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Idea on how to implement named ranges in Siag
I was thinking of a way to implement named ranges in Siag that would
be an improvement in what I've seen in spreadsheets so far. I'm not
sure if any of the ideas in this e-mail are new. I know some of them
are old and already done in other spreadsheets; as for the rest, they
may or may not be original, but anyhow they seem like good ideas.
Say you have a range of numbers in the range r1c1..r7c2 like this:
Now in a typical spreadsheet, I can set the block to cover r1c1..r7c2
and give this block of numbers a name; call it 'foo'. I'd like to see
Siag do this. There's more though.
Rather than have the name 'foo' refer to the range of cells
r1c1..r7c2, I would rather have 'foo' refer to an array foo internally
stored in Siag with 7 rows and 2 columns with the elements foo(1,1)=1,
foo(2,1)=2, foo(1,2)=3, etc. (foo(i,j) is supposed to refer to the
element in row i and column j of foo.) This array would henceforth
exist independently of the numbers in r1c1..r7c2; after foo was
created and internally stored, the numbers in r1c1..r7c2 could even be
Okay, now that array 'foo' is created, what to do with it? Well, one
could create an instance of it on the worksheet, say for example, by
typing the name foo in cell r3c5, which would cause the the array foo
to appear in the cells r3c5..r9c6. This instance of foo could be said
to be 'anchored' at r3c5. I could create another instance of foo
anchored at r1c10, or r6c6, etc. Each of these instances would be an
exact reproduction of the name 'foo'.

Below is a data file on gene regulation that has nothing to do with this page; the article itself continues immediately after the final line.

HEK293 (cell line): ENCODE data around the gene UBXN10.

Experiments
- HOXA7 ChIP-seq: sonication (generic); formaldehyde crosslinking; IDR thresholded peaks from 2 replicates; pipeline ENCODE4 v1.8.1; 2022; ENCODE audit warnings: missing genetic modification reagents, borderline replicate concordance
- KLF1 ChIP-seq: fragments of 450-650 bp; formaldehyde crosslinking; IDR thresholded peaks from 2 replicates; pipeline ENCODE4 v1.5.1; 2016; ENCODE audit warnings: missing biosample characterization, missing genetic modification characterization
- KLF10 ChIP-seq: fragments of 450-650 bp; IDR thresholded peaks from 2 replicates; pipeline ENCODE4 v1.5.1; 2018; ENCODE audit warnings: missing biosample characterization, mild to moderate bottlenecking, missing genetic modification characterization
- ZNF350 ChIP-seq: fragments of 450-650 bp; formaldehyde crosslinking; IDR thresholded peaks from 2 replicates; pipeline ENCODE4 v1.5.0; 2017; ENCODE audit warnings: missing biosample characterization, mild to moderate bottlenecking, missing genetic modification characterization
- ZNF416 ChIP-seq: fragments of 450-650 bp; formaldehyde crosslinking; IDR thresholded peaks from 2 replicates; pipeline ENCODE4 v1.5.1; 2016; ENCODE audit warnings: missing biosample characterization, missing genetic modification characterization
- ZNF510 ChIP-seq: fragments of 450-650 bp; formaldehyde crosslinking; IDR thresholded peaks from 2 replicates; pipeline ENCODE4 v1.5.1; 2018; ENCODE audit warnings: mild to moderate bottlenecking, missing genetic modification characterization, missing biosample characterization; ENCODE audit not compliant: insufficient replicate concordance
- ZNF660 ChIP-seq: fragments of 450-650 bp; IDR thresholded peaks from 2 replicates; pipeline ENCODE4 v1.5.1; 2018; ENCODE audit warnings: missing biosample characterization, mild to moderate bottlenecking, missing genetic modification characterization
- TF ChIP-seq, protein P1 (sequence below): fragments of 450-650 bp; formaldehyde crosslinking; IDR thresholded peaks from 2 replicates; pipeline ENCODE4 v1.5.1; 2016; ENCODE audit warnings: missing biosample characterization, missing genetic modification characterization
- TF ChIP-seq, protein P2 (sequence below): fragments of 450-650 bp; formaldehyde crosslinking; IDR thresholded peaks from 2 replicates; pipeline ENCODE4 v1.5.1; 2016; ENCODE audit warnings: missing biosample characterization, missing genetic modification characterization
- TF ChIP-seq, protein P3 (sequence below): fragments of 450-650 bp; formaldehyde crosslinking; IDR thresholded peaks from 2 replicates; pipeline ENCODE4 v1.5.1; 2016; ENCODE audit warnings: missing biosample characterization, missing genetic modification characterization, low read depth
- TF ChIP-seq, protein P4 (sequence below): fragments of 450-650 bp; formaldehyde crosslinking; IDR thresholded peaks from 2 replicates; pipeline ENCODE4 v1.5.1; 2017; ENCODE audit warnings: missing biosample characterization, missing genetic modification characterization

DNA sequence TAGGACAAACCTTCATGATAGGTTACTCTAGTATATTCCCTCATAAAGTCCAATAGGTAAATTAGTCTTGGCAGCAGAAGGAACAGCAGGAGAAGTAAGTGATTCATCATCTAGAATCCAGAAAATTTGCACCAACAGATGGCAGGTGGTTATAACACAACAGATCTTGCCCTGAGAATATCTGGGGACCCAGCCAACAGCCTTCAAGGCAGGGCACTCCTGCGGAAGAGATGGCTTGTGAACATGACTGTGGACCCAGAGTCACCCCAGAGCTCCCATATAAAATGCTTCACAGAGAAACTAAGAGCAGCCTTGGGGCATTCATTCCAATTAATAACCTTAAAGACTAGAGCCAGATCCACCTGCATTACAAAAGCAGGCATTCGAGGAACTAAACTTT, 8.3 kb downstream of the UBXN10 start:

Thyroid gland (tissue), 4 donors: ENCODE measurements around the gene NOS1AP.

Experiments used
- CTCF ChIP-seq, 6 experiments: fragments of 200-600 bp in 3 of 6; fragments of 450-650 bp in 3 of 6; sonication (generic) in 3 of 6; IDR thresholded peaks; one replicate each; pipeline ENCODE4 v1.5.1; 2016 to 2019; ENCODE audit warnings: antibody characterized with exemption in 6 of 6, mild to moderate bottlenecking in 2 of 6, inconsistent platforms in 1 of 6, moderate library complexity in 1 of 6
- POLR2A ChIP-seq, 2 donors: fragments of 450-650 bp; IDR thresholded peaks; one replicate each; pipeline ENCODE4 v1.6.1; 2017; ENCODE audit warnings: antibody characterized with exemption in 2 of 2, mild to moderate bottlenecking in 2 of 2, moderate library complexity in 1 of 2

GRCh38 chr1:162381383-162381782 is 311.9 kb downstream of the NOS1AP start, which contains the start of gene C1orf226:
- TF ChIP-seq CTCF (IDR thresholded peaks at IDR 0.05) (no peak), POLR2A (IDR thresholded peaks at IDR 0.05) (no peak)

I need to be able to do two other things with foo: be able to edit the
elements of foo and use elements of foo in formulas.
foo could be edited perhaps by clicking on a menu option that brings
up a window containing a mini-spreadsheet with all the elements of foo
in it. Here the elements of foo could be edited, which of could would
effect all instances of foo. New rows or columns could be added to foo
as well. I'm not married to this particular way of editing foo, but
offhand it sounds like a good idea.
Elements of foo could be retrieved for use in formulas with functions
maybe like these:
get_element(foo, <row in foo>, <column in foo>), for a C expression.
(get-element foo (<row in foo> <column in foo>)), for a SIOD expression.
Simply using numbers for the coordinates <row in foo> and <column in
foo> would probably be kind of rigid, so I think this scheme should be
modified a bit. Here's a way I think this could be done:
Create a empty array by setting a block of empty cells; name it 'bar'.
Ideally, this empty array should have the same dimensions as array
foo. Now the following (SIOD) functions could be entered into bar:
(get-element foo (<row in foo> corresp))
(get-element foo (corresp <column in foo>))
(get-element foo (corresp corresp))
The expression 'corresp' would mean to use the row or column of foo
that corresponds to the row or column or column of bar. For example,
if bar(2,1) were to contain
(get-element foo (1 corresp))
that would mean to get the element foo(1,1). If bar(2,1) were to contain
(get-element foo (corresp 3))
that would mean to get the element foo(2,3). If the element bar(2,1)
were to contain
(get-element foo (corresp corresp))
that would mean to get the element foo(2,1). 'corresp' could obviously
only work inside an array, which is why one had to create an empty
array called 'bar'.
The basic idea here is to have a way to reference data without having
to depend on the particular position of cells with respect to the
grid. One could move things about more easily without having to worry
about throwing calculations out of whack. This would seem to be a more
robust way to do data manipulation.
Again, I don't know if these ideas are original or not, but they
seemed like good ones, and no one else brought them up. See what you
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